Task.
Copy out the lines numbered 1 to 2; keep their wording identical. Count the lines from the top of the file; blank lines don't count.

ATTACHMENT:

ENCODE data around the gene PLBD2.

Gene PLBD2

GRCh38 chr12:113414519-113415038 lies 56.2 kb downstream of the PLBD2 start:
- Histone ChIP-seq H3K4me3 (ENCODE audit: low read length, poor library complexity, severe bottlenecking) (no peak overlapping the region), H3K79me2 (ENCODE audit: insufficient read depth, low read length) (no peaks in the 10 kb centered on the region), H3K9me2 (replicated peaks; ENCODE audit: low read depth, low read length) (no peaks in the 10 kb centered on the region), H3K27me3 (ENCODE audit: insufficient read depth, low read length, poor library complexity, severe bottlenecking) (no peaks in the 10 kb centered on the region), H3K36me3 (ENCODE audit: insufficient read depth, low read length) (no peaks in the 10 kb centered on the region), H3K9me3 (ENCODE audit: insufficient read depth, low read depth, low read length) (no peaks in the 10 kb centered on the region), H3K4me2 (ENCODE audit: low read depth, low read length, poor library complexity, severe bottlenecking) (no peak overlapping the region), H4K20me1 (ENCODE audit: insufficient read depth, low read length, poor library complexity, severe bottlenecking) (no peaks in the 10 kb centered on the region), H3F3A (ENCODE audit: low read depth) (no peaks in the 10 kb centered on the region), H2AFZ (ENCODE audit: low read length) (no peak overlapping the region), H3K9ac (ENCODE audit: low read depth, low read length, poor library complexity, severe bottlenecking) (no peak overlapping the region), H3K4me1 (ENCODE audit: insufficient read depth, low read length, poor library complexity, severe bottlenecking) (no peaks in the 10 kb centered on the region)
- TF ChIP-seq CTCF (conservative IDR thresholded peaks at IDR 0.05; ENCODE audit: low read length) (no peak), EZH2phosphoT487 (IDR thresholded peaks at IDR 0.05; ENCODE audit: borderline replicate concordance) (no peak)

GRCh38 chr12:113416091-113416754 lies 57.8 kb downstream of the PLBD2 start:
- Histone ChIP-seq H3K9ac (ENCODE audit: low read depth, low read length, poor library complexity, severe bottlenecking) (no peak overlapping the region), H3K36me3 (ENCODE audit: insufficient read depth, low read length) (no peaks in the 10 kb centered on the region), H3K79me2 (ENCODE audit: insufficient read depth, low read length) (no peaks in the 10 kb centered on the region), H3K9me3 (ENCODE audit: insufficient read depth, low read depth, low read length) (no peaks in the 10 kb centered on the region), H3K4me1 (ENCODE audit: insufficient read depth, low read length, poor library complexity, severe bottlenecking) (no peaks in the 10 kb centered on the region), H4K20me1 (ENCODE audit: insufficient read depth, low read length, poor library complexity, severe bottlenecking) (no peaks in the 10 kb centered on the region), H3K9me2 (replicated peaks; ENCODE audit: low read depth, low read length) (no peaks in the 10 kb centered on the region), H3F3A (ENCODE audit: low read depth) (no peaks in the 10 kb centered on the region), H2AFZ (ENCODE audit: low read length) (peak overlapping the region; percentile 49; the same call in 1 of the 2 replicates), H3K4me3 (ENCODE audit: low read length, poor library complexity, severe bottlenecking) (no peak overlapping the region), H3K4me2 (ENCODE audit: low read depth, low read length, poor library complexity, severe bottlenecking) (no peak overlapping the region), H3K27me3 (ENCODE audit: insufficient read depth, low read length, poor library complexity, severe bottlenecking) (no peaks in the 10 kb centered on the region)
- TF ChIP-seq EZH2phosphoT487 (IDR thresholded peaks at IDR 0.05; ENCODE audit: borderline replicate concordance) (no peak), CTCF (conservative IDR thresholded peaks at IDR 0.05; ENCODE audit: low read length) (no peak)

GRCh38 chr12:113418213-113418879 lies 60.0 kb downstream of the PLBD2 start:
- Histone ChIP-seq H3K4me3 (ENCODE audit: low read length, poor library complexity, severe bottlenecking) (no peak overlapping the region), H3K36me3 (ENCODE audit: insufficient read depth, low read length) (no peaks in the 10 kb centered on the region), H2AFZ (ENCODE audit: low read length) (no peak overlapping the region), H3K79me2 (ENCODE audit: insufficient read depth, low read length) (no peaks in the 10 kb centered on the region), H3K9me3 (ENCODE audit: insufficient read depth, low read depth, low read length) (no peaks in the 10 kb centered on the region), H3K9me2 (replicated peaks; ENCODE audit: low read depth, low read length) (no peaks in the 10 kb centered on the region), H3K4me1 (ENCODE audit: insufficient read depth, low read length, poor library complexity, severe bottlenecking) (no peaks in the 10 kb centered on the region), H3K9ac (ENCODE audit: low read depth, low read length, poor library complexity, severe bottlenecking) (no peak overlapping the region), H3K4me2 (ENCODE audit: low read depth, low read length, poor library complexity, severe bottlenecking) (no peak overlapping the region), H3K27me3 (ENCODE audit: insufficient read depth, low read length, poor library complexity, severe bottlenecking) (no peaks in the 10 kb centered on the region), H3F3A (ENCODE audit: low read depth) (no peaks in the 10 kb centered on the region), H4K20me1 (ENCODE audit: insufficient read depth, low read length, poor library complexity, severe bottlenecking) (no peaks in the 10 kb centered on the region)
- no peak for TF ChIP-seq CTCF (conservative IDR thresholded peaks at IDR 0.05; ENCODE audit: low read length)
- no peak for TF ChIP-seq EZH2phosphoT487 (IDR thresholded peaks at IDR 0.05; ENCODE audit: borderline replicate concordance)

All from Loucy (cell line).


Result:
ENCODE data around the gene PLBD2.

Gene PLBD2